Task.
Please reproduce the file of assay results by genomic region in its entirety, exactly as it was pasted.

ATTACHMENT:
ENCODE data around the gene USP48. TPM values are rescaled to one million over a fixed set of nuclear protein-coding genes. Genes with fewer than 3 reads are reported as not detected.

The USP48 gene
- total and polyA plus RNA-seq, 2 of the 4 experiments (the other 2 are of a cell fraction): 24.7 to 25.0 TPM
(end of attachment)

ENCODE data around the gene USP48. TPM values are rescaled to one million over a fixed set of nuclear protein-coding genes. Genes with fewer than 3 reads are reported as not detected.

The USP48 gene
- total and polyA plus RNA-seq, 2 of the 4 experiments (the other 2 are of a cell fraction): 24.7 to 25.0 TPM